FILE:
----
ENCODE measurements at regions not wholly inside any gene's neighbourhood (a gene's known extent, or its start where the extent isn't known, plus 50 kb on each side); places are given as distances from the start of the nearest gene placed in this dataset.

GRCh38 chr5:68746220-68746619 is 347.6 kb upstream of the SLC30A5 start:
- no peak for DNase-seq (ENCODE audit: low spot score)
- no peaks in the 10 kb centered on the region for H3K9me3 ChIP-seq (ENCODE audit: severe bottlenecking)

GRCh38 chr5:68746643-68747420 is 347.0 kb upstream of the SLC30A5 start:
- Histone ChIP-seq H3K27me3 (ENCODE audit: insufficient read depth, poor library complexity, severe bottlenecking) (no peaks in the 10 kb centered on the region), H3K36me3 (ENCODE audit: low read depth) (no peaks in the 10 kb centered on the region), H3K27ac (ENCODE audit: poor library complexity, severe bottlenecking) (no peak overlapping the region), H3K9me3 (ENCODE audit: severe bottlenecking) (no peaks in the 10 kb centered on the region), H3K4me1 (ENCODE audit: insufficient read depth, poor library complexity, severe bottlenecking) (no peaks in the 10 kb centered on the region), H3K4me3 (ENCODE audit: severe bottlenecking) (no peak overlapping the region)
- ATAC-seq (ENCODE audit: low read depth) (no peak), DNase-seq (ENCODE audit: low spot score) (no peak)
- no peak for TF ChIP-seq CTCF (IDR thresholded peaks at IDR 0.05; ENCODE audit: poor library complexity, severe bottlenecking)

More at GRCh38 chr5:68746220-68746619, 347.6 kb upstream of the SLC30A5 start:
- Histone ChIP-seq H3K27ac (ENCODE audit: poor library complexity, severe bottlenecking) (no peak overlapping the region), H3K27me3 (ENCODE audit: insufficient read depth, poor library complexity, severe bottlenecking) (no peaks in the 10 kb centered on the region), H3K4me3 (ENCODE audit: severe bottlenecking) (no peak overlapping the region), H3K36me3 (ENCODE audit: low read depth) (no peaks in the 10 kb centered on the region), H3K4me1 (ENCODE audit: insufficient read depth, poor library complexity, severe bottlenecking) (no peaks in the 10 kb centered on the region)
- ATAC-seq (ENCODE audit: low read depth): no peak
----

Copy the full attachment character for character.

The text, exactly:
ENCODE measurements at regions not wholly inside any gene's neighbourhood (a gene's known extent, or its start where the extent isn't known, plus 50 kb on each side); places are given as distances from the start of the nearest gene placed in this dataset.

GRCh38 chr5:68746220-68746619 is 347.6 kb upstream of the SLC30A5 start:
- no peak for DNase-seq (ENCODE audit: low spot score)
- no peaks in the 10 kb centered on the region for H3K9me3 ChIP-seq (ENCODE audit: severe bottlenecking)

GRCh38 chr5:68746643-68747420 is 347.0 kb upstream of the SLC30A5 start:
- Histone ChIP-seq H3K27me3 (ENCODE audit: insufficient read depth, poor library complexity, severe bottlenecking) (no peaks in the 10 kb centered on the region), H3K36me3 (ENCODE audit: low read depth) (no peaks in the 10 kb centered on the region), H3K27ac (ENCODE audit: poor library complexity, severe bottlenecking) (no peak overlapping the region), H3K9me3 (ENCODE audit: severe bottlenecking) (no peaks in the 10 kb centered on the region), H3K4me1 (ENCODE audit: insufficient read depth, poor library complexity, severe bottlenecking) (no peaks in the 10 kb centered on the region), H3K4me3 (ENCODE audit: severe bottlenecking) (no peak overlapping the region)
- ATAC-seq (ENCODE audit: low read depth) (no peak), DNase-seq (ENCODE audit: low spot score) (no peak)
- no peak for TF ChIP-seq CTCF (IDR thresholded peaks at IDR 0.05; ENCODE audit: poor library complexity, severe bottlenecking)

More at GRCh38 chr5:68746220-68746619, 347.6 kb upstream of the SLC30A5 start:
- Histone ChIP-seq H3K27ac (ENCODE audit: poor library complexity, severe bottlenecking) (no peak overlapping the region), H3K27me3 (ENCODE audit: insufficient read depth, poor library complexity, severe bottlenecking) (no peaks in the 10 kb centered on the region), H3K4me3 (ENCODE audit: severe bottlenecking) (no peak overlapping the region), H3K36me3 (ENCODE audit: low read depth) (no peaks in the 10 kb centered on the region), H3K4me1 (ENCODE audit: insufficient read depth, poor library complexity, severe bottlenecking) (no peaks in the 10 kb centered on the region)
- ATAC-seq (ENCODE audit: low read depth): no peak